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What am I gonna get out of this? We are constantly asking ourselves that.

We do things, we give things, we go to things, we talk about things, so that we will get something OUT OF THEM.

It’s like we’re willing to participate in life as long as life will give it back to us immediately.

Not only are we looking to see what we will get out of experiences, but we also unconsciously  jump into expectation; we expect from others (especially from those who are close to us) to give us something in return for what we do for them, or simply for who we are to them; we want the equation to be balanced. I give to you, so you give to me. Hmmmm.. I don’t know about you, but that sounds quite lame to me.

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Why not try something different.

Action that is free from attachment, when it has no need to be seen or acknowledged, is in essence filled with joy, purity, stability and ease.

When we perform for the sake of performing, when do for the sake of doing, and when we give for the sake of giving, we don’t suffer because we are not expecting anything in return; we are not hankering or latching on to desire. We are able to go about our day freely and with purpose, because we are not waiting to find purpose outside, but rather we are constantly creating it. We allow ourselves to be pulled to do what we are meant to do because something deep in our being moves us to do so.

“If you want to have the most meaningful experience, you should actively participate in making it so.” – Sharon Gannon

sandraarenas20165492However, it’s actually pretty hard to live this way because we are so conditioned by the idea that if we pay for it, we deserve it. The same happens with food (especially if you live in New York). We get lazy and order for delivery, or take out, or we go to the coffee window (like I do every morning) and get our to-go coffee as fast as possible, and storm out. We expect from the person making our coffee to make it just right,  give us our change fast, and do everything we DESERVE because we payed three bucks for it. So much entitlement: it’s OUR morning, OUR coffee, OUR stress, OUR business. Ugh, let’s get over our self importance already.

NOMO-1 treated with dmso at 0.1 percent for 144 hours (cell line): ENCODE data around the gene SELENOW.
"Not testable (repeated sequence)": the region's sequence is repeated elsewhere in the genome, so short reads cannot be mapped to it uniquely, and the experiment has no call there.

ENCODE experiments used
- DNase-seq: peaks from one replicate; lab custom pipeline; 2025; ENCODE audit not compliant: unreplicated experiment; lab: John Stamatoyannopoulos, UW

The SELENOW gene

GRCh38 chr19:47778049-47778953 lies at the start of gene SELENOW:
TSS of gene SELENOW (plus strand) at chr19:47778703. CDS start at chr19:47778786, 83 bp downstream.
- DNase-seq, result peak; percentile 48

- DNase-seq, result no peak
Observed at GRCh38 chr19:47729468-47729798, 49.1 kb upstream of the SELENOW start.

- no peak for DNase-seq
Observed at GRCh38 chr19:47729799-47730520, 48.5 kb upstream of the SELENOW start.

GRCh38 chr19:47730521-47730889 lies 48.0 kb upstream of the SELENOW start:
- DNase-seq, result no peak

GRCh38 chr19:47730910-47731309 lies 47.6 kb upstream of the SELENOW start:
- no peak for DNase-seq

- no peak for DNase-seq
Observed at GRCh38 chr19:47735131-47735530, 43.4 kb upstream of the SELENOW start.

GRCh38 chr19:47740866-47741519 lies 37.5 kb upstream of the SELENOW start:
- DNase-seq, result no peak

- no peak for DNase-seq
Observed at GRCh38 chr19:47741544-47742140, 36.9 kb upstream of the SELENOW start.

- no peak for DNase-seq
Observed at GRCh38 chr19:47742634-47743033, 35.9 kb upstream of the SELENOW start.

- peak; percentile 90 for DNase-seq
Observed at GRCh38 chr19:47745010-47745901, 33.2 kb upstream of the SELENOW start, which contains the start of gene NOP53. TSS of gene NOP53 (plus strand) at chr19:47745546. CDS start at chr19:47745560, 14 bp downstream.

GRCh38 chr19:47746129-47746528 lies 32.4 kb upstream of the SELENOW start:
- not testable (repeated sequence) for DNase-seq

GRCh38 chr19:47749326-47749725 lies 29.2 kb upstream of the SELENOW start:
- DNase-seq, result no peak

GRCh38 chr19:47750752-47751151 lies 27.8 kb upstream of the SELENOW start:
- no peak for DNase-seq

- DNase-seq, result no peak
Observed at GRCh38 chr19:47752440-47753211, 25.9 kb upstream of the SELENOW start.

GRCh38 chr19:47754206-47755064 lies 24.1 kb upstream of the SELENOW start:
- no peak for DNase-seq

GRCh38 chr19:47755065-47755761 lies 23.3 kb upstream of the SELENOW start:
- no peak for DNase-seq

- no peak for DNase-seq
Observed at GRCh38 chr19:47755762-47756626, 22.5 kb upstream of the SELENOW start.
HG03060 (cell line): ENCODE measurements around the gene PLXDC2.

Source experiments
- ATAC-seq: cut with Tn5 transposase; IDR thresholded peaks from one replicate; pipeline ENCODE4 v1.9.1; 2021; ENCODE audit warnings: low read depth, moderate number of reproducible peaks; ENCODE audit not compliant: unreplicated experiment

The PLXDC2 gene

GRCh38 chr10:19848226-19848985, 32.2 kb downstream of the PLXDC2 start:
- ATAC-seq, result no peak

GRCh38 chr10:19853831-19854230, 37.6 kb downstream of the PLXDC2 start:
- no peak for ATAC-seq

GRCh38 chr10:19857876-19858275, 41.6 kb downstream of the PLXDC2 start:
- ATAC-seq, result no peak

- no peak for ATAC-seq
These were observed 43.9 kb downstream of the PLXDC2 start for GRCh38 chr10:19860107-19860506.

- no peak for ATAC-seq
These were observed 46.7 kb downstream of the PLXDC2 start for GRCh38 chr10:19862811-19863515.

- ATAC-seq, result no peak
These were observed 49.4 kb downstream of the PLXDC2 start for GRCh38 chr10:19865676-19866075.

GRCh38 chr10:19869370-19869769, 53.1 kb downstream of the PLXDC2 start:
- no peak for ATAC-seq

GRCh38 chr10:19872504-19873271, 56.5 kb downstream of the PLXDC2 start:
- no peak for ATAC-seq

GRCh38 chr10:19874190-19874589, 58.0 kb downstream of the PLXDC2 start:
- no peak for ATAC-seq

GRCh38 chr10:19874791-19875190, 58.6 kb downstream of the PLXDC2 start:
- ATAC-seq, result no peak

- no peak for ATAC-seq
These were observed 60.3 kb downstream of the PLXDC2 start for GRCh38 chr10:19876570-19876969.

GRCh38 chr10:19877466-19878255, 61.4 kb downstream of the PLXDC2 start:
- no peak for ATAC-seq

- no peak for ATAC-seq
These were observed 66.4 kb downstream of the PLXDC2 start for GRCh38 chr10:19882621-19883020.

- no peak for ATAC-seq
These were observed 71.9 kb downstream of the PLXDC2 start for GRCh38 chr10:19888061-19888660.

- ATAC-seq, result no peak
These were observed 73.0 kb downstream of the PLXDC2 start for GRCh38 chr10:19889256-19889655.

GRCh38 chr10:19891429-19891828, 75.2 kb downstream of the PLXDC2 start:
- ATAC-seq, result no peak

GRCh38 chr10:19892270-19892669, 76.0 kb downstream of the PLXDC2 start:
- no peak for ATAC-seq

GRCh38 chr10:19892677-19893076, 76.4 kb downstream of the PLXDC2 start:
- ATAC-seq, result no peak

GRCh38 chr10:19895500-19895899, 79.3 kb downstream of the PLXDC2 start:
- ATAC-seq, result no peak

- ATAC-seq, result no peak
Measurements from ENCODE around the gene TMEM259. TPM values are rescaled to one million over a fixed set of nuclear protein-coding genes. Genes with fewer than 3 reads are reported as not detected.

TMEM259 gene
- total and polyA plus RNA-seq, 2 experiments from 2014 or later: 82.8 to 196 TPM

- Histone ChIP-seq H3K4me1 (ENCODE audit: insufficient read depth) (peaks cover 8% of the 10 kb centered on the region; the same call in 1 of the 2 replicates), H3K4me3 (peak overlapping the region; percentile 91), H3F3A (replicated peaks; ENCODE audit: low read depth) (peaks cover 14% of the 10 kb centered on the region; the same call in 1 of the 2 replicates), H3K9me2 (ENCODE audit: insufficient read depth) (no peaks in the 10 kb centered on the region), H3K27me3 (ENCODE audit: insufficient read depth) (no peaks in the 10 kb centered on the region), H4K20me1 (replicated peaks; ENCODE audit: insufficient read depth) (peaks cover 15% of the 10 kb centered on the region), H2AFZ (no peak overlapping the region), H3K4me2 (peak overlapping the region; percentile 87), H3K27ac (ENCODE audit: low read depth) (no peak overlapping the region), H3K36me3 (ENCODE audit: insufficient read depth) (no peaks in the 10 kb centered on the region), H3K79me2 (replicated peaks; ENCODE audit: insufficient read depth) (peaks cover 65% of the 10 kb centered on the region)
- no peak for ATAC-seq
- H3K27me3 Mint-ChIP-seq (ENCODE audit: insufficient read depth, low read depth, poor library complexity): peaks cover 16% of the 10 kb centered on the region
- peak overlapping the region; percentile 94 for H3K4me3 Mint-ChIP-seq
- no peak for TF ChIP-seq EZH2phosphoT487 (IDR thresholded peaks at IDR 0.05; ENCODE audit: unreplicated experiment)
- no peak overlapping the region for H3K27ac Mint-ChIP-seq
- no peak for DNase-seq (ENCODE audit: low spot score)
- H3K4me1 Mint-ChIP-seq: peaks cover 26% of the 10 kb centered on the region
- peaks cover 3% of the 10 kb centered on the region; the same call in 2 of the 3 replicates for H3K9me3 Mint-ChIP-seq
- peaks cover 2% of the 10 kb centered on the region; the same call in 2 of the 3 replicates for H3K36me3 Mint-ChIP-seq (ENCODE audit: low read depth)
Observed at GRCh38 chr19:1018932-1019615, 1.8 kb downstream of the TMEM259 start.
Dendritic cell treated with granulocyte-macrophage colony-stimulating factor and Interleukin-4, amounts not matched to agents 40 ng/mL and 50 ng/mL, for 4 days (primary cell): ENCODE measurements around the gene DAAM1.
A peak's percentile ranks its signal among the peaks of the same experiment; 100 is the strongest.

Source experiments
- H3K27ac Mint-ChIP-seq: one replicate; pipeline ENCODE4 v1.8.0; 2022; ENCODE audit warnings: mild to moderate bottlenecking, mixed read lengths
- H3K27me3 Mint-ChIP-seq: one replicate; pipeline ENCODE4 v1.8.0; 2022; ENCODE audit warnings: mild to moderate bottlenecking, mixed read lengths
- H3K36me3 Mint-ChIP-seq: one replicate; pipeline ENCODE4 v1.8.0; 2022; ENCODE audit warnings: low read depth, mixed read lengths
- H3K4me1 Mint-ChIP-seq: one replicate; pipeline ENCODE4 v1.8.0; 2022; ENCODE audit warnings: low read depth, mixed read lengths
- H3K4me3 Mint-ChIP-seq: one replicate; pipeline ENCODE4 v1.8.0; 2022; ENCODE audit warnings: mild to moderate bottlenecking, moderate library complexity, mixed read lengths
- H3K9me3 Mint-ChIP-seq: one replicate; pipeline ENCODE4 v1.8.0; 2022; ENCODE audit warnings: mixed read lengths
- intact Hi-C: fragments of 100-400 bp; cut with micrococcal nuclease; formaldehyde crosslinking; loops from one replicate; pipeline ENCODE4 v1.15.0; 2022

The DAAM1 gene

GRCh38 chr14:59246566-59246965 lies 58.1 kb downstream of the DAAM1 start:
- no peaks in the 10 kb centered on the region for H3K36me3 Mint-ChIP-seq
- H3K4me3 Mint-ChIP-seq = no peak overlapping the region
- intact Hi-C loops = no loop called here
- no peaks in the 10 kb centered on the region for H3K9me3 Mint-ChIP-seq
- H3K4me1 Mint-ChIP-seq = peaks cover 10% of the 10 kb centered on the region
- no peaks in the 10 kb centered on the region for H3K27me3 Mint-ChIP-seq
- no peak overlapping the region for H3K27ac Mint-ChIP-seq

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We’re in this world primarily to connect with others and as Sharon Gannon (founder of Jivamukti Yoga) says in the December focus of the month :

“… for most of us, the development of our talents, intelligence, emotions, and spiritual awareness depends on our having others to relate to. Usually those who live reclusive lives don’t have much chance for personal growth.”

So perhaps next time suggest to yourself to leave your home a few minutes early and sit at your coffee shop, or sit at a restaurant for dinner instead of ordering take out and Netflix. Engage with those around you and give something of you to others on a daily basis.

And pick to stay.

Arrive at a place, stay, sit down, and let go of the rush rush rush. Give your presence and present-ness to those around you.

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When we let go of the fruits of our actions; when we let go of the grabby-give-me-more mentality, then we will start to live and really enjoy the things that we do.

When we start to do for the sake of doing, give for the sake of giving, and be for the sake of being without calculating what we will get back, then life actually gives us MORE in more magical and unpredictable ways because we’re no longer asking for it, and we’re no longer a beggar; we’re no longer missing anything.

It’s not easy to live without wanting to always get something out of it and without having expectations, but like everything else, it requires practice. Practice letting go of complaint and expectation.

So go out, do your thing (whatever you’re meant to be doing in this world), and abandon the attachment to the fruits of your actions. 

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And Happy Holidays from my to-go coffee window.